Published February 16th, 2017 at 8:00 AM
When Pastor Adam Hamilton embarked on a series of sermons about Moses last year, he knew the gravity of his message.
Hamilton knew his call to action had the power to change the lives of children and families forever.
So he started at the beginning.
Inside Leawood’s United Methodist Church of the Resurrection, the nation’s largest Methodist congregation, Hamilton reminded church members that Moses was adopted – rescued – by Pharaoh’s daughter.
“She becomes the savior of the savior of Israel,” he said.
Hamilton also paused to acknowledge the hundreds of members who had been adopted, had lived in foster care or had been helped by others. It included his son-in-law, who had been taken in by his fourth-grade teacher, who found the pupil sleeping on his doorstep.
“He calls the boy’s dad and says: ‘Do you think I could help with your son?’” Hamilton said.
Hamilton also told his flock that he was praying for his daughters. He was praying that someone was nurturing the men his daughters would someday marry.
Hamilton’s call to action that August morning wasn’t simple. It wasn’t pounding nails at Habitat for Humanity, buying school supplies or taking on one of the myriad projects the church has become known for. It was far more profound.
“Are there some of you that God might be calling to be part of our foster care ministry? Or our adoption ministry?” he asked.
Leadership, as the Kansas Leadership Center tells its conference participants, is risky. And Hamilton’s sermon was a risk other pastors might have shied away from. In fact, it was a risk to call on congregants to follow suit and consider taking more risks themselves.
Those willing to take a chance could take comfort that they wouldn’t be doing so alone. Hamilton reminded members that the church has resources and monthly support programs for families willing to do the work.
“We have a vision of hundreds of our people adopting children or becoming foster parents,” he says later. Civic work is not a lofty expectation at the church. It’s a requirement that is clearly defined upfront.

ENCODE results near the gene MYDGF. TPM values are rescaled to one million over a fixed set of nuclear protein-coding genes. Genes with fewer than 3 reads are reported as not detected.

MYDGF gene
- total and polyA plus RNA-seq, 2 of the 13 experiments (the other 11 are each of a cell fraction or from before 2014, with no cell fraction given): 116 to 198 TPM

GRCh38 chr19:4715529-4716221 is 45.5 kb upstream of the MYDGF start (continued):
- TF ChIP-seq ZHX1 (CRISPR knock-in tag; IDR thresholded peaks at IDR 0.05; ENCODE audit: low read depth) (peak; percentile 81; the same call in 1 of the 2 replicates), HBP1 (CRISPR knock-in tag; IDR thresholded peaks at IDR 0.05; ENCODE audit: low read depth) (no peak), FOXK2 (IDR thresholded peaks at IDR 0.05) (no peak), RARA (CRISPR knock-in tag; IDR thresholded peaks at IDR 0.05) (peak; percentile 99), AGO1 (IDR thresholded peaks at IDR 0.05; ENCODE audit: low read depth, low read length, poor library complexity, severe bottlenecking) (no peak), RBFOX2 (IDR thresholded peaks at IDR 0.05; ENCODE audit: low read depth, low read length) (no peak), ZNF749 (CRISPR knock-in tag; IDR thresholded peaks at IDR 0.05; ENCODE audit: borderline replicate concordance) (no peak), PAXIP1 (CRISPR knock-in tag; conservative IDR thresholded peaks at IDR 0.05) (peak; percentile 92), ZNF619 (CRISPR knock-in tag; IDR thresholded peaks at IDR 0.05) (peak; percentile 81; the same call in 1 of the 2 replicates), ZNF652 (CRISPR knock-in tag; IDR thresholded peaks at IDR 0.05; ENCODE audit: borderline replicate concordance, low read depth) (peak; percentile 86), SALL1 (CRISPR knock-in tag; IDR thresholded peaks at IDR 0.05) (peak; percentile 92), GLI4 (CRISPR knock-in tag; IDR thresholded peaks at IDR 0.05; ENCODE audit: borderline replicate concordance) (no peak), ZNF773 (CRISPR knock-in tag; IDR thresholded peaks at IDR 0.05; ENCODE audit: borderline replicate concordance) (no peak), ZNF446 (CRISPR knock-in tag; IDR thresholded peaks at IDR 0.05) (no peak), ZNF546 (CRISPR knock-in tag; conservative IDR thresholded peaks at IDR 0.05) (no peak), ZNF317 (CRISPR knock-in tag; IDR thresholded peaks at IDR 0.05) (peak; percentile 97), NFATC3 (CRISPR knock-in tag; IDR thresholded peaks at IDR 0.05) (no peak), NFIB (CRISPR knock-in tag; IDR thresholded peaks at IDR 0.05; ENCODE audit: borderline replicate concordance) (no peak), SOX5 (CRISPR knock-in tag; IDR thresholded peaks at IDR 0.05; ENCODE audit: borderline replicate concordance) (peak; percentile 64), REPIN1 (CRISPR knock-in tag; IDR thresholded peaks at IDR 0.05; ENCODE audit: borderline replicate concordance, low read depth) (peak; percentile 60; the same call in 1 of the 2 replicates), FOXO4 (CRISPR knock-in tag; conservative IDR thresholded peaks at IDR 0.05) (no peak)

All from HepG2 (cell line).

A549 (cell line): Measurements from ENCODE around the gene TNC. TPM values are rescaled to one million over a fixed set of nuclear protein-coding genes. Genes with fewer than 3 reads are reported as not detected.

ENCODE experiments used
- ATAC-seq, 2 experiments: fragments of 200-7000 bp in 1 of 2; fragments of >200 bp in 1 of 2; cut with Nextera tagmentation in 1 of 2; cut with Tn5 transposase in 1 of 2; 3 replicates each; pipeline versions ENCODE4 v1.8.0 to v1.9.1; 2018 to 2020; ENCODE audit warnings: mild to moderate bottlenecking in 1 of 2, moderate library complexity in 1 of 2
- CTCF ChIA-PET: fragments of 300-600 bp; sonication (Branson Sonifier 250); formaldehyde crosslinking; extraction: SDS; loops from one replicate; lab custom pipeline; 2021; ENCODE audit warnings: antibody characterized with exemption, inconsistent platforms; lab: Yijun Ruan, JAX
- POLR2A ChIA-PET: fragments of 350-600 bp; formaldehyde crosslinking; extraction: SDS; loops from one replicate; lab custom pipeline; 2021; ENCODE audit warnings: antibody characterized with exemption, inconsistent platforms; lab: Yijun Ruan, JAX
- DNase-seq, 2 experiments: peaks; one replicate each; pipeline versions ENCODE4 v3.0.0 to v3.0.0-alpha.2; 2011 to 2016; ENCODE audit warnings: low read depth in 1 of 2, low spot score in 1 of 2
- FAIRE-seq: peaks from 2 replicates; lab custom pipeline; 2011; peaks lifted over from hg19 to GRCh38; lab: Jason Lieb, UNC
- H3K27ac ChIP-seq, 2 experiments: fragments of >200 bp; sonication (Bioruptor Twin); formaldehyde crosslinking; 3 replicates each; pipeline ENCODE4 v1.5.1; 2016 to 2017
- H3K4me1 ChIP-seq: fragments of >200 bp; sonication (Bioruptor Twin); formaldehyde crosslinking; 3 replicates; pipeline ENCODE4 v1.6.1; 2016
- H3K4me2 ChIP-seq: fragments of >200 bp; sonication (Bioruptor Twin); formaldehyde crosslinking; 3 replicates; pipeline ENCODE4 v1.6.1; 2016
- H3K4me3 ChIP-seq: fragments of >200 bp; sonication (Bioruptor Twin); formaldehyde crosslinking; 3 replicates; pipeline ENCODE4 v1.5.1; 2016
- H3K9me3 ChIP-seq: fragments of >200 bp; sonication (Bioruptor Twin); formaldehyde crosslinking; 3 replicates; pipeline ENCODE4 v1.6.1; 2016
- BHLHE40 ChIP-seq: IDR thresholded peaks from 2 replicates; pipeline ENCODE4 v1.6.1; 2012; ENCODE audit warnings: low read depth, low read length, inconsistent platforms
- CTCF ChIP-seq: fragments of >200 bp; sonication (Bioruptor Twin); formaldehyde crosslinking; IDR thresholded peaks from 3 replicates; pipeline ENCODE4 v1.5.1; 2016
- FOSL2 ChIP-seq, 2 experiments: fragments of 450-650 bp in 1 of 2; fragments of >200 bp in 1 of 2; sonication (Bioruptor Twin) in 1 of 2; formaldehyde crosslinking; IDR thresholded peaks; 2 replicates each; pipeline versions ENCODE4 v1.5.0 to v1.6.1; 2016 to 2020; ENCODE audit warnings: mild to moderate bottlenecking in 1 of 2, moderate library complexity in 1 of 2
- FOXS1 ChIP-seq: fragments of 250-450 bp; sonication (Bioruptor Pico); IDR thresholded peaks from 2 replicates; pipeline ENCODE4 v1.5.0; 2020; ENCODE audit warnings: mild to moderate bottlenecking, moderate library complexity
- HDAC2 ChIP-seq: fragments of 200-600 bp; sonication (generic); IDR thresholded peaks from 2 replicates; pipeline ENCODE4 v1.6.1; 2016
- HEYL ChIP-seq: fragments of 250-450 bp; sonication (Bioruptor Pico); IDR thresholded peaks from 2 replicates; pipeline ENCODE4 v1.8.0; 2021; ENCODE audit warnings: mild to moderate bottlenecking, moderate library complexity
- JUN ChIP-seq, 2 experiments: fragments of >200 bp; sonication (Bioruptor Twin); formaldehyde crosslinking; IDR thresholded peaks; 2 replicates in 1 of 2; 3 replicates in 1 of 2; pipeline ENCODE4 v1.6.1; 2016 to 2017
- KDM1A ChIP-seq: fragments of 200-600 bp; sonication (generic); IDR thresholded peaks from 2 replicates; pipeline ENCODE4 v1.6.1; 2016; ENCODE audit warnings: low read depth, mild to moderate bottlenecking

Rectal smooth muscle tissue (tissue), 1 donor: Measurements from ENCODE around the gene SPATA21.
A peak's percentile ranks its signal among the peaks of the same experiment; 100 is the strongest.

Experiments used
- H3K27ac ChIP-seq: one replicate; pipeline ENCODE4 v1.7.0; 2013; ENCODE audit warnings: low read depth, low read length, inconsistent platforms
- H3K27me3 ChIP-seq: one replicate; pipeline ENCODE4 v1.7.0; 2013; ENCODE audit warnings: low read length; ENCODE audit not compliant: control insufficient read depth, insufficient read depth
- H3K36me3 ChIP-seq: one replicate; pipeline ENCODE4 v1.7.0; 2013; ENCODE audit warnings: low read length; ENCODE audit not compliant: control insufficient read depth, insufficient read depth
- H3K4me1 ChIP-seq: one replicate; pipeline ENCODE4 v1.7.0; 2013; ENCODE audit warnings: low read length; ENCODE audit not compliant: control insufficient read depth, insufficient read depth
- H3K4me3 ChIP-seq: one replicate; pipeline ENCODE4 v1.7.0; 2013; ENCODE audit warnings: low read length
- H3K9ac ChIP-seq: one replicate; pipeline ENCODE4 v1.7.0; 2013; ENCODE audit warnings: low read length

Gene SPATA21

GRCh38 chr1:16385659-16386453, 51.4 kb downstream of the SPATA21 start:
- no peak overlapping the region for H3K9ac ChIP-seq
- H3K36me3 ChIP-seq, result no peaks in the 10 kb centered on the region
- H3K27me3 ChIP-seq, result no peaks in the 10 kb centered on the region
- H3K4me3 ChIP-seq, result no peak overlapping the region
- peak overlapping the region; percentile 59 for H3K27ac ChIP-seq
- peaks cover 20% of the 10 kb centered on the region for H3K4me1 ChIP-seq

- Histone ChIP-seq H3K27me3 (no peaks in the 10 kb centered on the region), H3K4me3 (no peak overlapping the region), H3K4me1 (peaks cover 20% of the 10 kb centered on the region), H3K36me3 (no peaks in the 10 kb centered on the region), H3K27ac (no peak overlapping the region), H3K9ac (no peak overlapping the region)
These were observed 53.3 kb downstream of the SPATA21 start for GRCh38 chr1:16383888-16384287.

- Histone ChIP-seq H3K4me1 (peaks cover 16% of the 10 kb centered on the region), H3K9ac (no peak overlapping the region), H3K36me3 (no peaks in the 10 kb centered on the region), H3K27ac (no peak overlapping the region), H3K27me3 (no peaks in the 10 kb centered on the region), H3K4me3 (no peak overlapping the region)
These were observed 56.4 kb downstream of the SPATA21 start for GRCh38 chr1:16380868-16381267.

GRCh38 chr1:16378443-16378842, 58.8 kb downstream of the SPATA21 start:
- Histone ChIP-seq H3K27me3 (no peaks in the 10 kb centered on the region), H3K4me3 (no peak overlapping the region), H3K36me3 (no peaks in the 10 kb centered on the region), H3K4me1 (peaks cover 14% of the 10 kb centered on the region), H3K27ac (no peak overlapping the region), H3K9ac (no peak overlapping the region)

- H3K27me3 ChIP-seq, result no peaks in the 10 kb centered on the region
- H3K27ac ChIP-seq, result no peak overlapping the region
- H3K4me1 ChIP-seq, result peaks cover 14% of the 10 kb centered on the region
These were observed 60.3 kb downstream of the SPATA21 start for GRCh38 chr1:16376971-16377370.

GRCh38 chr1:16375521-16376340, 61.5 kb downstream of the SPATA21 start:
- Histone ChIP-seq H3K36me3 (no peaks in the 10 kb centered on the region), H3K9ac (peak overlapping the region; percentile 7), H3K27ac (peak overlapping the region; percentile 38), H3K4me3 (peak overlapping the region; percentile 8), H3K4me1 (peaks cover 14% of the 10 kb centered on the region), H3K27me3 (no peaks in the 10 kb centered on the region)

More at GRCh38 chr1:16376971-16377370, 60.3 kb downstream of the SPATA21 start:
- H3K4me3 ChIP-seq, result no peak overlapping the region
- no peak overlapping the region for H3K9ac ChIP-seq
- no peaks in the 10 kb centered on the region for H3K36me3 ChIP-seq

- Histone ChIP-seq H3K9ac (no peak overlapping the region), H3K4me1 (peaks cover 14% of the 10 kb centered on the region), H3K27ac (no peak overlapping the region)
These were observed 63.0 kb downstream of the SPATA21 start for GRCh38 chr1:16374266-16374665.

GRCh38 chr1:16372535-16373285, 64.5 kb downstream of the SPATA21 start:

“We just say: You can’t join the church unless you’re committed to serving outside the walls of our church,” Hamilton says.
It comes down to a fundamental core belief.
“For us as Christians, the ideal is the kingdom of God – this place where justice and beauty and truth reign. Where people love their neighbors and they love their enemies and they love God,” Hamilton explained. “So we tell folks: You’re really not living into being a Christian unless you’re out there with your sleeves rolled up looking for the person who is sick or hungry or naked
or in prison and doing something about it.”
“We don’t have all the answers. We’re not the great suburban army of saviors.” — Pastor Adam Hamilton, United Methodist Church of the Resurrection
It’s Hamilton’s job to help sketch out a vision for creating that change, and remind people of it. Church of the Resurrection organizes large volunteer teams to fix homes, serve dinners at soup kitchens, work internationally and much more.
Church members helped after Hurricane Katrina and other natural disasters. Members work in Malawi, Zimbabwe, Russia and Honduras. They’ve built long-term relationships with six regional elementary schools, where nearly 100 percent of the students live in poverty. Members buy and read books at the schools, tutor, paint and purchase classroom supplies. This fall they bought 2,647 pieces of school clothing, distributed 25,000 books and outfitted 1,646 children with all of their school supplies.